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Water on Earth

Earth is sometimes named the “Blue Planet” due to the large amount of water present on its surface. Oceans and seas cover more than 70% of the earth surface.

The volume of water on earth is evaluated in the table below:

Water Reserve Volume in km3 Volume (%)
Oceans and seas 1 320 000 000 97.2
Ice (glaciers, ice caps) 25 000 000 1.8
Ground Water 13 000 000 0.9
Surface Water (Lakes, swamps, rivers) 250 000 0.02
Atmospheric Water (clouds, rain) 13 000 0.001

The Water Molecule

Water is a very simple molecule (two hydrogen atoms combined with one oxygen atom), but that simple combination allows the emergence of exceptional properties that have made water the most important solvent on earth and an essential support to the development of life.

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The oxygen atom of the water molecule is more electronegative than the hydrogen atom (i.e., it attracts more the electrons). As a result, the side of the molecule with the oxygen atom has a partial negative charge. A molecule with such a charge difference is called a dipole.

The dipole moment of the water molecule is shown in the drawing below:

Water molecule with dipole
Figure 1: Water molecule with dipole

This dipole moment causes water molecules to be attracted to each other (the slightly positive hydrogen side being attracted to the slightly negative oxygen side) and to other polar molecules. This attraction is named hydrogen bonding, and explains several of the water properties.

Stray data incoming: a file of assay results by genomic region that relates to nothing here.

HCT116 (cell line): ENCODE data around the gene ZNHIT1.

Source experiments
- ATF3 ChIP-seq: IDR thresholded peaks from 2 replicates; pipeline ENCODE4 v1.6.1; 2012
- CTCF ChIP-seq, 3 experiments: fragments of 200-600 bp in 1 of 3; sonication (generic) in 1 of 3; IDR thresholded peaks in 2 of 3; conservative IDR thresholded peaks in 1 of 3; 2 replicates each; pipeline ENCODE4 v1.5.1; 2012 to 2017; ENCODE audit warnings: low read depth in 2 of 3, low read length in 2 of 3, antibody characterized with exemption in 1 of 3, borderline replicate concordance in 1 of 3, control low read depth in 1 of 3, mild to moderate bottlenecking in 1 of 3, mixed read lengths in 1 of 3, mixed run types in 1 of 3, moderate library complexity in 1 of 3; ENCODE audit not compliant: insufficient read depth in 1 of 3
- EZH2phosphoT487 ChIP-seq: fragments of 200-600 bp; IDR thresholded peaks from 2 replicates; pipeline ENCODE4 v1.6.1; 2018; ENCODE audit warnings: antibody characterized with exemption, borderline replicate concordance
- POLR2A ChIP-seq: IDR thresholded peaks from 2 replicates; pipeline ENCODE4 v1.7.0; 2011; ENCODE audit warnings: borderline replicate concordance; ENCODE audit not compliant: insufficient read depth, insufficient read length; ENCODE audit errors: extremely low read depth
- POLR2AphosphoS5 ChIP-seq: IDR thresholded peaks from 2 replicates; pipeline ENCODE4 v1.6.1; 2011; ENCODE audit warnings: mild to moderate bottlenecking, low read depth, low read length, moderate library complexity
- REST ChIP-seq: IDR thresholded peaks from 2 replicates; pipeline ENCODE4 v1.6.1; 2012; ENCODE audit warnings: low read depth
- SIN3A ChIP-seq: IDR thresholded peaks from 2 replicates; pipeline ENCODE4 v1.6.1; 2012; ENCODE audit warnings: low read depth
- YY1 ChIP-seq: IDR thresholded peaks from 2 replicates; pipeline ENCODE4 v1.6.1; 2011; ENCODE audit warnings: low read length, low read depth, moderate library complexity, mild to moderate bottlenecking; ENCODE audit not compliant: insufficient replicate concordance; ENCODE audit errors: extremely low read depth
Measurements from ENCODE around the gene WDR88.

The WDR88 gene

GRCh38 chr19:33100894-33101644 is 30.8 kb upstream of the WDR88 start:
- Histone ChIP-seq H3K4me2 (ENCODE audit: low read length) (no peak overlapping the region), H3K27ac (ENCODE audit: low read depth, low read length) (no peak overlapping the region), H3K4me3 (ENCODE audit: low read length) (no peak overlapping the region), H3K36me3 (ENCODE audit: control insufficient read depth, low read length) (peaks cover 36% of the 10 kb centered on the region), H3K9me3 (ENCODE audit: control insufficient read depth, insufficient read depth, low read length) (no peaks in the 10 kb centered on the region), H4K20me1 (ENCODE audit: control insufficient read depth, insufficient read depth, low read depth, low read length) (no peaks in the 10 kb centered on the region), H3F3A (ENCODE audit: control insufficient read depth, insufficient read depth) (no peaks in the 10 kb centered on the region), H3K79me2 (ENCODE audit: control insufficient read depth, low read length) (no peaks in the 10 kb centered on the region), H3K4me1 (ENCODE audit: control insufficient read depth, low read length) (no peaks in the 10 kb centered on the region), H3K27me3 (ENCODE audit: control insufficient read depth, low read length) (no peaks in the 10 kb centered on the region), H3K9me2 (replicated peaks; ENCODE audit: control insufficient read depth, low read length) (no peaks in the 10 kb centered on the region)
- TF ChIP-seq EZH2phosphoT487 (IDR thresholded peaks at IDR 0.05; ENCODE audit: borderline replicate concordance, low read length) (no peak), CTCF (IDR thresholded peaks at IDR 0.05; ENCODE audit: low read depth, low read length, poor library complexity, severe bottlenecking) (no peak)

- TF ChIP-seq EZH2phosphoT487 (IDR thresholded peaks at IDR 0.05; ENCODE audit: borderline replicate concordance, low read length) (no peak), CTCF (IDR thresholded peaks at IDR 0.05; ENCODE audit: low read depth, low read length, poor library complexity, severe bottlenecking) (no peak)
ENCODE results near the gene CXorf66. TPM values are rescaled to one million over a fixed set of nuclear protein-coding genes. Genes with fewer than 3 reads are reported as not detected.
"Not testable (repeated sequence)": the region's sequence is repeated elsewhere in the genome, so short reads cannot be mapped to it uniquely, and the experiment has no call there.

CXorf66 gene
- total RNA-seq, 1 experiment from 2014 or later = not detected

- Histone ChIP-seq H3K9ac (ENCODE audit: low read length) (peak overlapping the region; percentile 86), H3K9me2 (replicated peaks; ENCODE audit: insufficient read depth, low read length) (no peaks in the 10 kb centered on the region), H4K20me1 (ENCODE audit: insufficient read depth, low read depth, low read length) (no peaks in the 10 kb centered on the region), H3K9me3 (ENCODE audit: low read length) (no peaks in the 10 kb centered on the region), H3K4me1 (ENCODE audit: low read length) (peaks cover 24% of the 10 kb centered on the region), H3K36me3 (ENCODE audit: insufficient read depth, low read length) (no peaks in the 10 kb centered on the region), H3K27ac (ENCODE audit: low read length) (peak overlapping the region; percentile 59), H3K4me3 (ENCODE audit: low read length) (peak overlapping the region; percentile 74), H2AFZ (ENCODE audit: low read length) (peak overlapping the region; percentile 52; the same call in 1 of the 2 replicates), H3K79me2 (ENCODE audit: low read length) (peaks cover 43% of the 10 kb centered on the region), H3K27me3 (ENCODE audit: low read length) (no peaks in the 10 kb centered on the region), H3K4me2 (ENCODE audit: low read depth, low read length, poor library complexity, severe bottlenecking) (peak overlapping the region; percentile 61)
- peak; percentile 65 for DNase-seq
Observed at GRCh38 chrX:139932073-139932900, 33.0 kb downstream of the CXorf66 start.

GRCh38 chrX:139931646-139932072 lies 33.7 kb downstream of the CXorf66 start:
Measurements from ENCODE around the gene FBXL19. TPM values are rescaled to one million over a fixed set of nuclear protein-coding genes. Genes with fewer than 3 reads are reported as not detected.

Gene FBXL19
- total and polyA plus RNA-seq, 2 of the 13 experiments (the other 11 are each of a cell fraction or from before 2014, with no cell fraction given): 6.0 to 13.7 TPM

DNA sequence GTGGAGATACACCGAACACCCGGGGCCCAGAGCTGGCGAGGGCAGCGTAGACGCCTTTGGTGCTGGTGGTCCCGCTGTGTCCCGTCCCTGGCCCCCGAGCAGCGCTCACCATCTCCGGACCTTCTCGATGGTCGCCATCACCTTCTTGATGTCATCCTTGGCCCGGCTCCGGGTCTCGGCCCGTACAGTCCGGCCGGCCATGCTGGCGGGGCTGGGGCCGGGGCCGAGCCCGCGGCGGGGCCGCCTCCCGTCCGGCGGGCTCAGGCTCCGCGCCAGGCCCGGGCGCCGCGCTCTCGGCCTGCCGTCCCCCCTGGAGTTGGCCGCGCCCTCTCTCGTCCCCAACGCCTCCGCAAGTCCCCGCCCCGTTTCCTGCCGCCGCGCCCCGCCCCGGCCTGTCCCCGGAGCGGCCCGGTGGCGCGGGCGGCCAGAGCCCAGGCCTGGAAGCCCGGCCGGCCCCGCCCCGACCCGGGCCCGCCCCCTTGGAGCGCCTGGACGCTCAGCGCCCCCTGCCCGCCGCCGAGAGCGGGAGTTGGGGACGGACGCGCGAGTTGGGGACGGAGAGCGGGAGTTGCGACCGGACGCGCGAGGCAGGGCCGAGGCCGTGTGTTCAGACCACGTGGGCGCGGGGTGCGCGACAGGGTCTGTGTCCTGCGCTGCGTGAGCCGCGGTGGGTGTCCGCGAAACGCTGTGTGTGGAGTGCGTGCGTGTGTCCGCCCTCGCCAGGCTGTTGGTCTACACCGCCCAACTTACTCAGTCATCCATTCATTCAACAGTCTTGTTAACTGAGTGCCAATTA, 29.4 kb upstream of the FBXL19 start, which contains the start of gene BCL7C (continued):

Hydrogen Bonding - Schematic representation

Figure 2: Hydrogen Bonding - Schematic representation

The water molecule dipole and the resulting hydrogen bonding explains several of the water properties such as water high melting and boiling point temperatures that are due to the energy required to break the hydrogen bonding, the fact that ice has a lower density than liquid water, the high surface tension, heat of vaporization and viscosity of water and, to some extent, the ability of water to dissolve many substances.

Water is an excellent solvent for salts because these are made of negatively and positively charged ions that will be surrounded by the dipolar water molecules.

Salt dissolved by water molecules
Figure 3: Salt dissolved by water molecules

Water is also a good solvent for neutral organic molecules and establishes hydrogen bonding with many molecules involved in the life processes such as glucose, proteins, nucleic acids….

Because water is an excellent solvent, ultrapure water is easily contaminated.

In a classical experience, ultrapure water with a resistivity of 18.2 MΩ•cm @ 25°C was left in a beaker and the evolution of its resistivity measured over time. The results are shown in FIG4 and demonstrate the rapid contamination of water by carbon dioxide from the air, leading to the production of HCO3- in the water and the resulting decrease of resistivity from 18.2 MΩ•cm @ 25°C to 4 MΩ•cm @ 25°C in about one hour.

Demonstration of ultrapure water easy and fast contamination

Figure 4: Demonstration of ultrapure water easy and fast contamination

What is true for CO2 is also true for other chemical substances that may be present in the air of a laboratory such as acid fumes (from nitric acid or chlorhydric acid) and volatile solvents (such as toluene, acetone or tetrahydrofuran).

Ultrapure water is also easily contaminated by materials extracted from containers such as sodium and silica from glass, plasticizers and ions from polymeric materials (for instance, phthalate esters from PVC pipes, fluoride from PTFE pipes) and metallic ions from metallic containers.

This is the reason why, in order to minimize the risks of contamination and the experimental variability that can be caused by these contaminants, ultrapure water should be produced just before usage and used at once for glassware final rinsing or the preparation of solutions.